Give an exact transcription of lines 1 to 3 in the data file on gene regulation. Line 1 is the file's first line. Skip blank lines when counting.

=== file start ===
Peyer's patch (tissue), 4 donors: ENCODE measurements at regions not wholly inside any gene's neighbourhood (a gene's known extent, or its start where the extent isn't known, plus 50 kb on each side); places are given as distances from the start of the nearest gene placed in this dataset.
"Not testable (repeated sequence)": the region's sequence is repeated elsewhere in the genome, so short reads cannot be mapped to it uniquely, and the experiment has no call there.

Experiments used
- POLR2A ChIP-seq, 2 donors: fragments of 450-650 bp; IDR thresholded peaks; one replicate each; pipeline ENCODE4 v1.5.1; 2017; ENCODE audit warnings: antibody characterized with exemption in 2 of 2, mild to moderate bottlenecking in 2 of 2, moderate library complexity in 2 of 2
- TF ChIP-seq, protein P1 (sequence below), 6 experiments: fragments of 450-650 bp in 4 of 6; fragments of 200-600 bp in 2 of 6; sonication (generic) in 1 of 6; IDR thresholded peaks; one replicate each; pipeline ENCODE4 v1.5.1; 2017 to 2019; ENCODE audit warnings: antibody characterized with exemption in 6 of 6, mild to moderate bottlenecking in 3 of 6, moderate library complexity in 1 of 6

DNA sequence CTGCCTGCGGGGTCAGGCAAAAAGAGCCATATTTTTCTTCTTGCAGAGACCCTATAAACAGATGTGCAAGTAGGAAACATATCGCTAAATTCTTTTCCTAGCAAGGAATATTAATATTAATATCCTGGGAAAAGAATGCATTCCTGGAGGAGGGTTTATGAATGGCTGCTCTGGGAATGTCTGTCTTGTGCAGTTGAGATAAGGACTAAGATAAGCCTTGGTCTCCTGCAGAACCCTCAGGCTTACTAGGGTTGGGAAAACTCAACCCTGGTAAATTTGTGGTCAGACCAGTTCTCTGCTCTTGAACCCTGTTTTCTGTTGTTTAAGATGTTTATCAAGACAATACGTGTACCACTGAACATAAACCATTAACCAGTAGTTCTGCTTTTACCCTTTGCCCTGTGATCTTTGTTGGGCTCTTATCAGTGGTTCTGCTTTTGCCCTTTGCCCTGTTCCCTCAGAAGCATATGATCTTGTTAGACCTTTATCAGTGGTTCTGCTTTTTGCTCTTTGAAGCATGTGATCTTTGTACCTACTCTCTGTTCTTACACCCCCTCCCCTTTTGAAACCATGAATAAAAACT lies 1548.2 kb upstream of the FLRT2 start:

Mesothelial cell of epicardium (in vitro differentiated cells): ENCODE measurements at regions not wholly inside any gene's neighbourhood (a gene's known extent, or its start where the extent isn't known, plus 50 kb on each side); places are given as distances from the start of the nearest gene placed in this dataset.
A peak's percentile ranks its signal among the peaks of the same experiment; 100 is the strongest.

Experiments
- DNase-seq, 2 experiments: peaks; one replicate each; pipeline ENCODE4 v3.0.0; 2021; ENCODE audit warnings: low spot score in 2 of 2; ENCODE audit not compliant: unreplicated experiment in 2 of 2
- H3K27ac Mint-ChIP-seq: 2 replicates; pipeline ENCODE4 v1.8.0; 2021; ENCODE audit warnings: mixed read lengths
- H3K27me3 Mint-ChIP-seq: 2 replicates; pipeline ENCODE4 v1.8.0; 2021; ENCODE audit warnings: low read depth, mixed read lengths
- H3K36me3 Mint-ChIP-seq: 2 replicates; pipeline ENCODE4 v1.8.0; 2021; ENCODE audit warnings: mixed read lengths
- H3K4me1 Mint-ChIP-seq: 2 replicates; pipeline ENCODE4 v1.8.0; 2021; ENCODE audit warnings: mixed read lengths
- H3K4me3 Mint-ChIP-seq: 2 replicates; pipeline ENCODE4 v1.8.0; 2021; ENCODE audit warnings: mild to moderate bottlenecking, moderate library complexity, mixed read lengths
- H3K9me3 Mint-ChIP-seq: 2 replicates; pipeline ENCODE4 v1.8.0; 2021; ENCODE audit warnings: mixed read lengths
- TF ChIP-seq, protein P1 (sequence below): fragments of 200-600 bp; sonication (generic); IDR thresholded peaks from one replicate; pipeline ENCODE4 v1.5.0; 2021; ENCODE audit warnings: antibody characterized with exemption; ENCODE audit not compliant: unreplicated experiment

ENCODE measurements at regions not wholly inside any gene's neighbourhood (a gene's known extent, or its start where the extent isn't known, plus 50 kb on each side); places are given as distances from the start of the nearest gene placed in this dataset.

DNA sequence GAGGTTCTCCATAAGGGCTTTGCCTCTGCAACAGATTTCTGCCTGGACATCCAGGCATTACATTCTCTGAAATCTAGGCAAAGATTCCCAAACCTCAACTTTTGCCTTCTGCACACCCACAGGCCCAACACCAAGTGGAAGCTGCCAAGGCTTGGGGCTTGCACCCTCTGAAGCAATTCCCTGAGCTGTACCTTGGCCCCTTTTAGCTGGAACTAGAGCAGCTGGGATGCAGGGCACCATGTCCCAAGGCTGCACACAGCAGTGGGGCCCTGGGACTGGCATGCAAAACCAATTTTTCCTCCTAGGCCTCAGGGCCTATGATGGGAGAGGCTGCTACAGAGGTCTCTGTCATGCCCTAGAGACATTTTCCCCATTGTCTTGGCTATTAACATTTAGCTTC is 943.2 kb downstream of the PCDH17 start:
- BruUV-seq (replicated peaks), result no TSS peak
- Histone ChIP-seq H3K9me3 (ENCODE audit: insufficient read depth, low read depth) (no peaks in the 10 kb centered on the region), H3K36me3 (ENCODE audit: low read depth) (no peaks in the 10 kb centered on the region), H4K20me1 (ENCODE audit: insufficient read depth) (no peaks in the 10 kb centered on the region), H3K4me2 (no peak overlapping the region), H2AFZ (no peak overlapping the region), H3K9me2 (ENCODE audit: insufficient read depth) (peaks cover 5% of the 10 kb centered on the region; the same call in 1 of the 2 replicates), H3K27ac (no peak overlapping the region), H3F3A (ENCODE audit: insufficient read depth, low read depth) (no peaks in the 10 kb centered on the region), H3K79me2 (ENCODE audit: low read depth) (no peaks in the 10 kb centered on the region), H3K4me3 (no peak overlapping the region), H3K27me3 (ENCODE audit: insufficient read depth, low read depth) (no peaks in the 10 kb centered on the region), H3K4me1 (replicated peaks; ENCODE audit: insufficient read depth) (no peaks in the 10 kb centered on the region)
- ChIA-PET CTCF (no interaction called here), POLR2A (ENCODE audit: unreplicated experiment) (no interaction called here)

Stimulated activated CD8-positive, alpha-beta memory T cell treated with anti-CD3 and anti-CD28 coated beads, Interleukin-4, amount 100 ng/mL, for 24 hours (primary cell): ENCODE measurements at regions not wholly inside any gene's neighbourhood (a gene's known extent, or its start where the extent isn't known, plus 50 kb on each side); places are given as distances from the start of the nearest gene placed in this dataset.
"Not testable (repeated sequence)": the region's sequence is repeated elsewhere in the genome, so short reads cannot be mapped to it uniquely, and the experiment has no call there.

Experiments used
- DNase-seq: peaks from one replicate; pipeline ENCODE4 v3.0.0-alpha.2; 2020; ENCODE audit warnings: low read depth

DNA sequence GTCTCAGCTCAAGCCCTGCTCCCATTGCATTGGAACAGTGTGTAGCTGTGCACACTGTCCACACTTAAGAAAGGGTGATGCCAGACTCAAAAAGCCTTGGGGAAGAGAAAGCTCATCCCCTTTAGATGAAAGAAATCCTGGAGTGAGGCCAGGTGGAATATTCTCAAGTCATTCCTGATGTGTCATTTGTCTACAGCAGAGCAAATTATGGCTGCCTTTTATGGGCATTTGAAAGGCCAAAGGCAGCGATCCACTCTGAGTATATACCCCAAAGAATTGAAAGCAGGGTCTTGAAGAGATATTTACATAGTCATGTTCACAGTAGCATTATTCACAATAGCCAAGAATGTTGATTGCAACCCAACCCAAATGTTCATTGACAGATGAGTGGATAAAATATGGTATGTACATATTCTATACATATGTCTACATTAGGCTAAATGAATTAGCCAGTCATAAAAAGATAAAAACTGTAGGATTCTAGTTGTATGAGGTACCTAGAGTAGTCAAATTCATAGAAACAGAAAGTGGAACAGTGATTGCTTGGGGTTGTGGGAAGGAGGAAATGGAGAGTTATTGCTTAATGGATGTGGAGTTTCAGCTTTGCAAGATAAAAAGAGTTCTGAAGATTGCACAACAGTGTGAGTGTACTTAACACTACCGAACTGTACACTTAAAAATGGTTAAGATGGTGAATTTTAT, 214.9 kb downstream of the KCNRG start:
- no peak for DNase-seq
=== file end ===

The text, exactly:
Peyer's patch (tissue), 4 donors: ENCODE measurements at regions not wholly inside any gene's neighbourhood (a gene's known extent, or its start where the extent isn't known, plus 50 kb on each side); places are given as distances from the start of the nearest gene placed in this dataset.
"Not testable (repeated sequence)": the region's sequence is repeated elsewhere in the genome, so short reads cannot be mapped to it uniquely, and the experiment has no call there.

Experiments used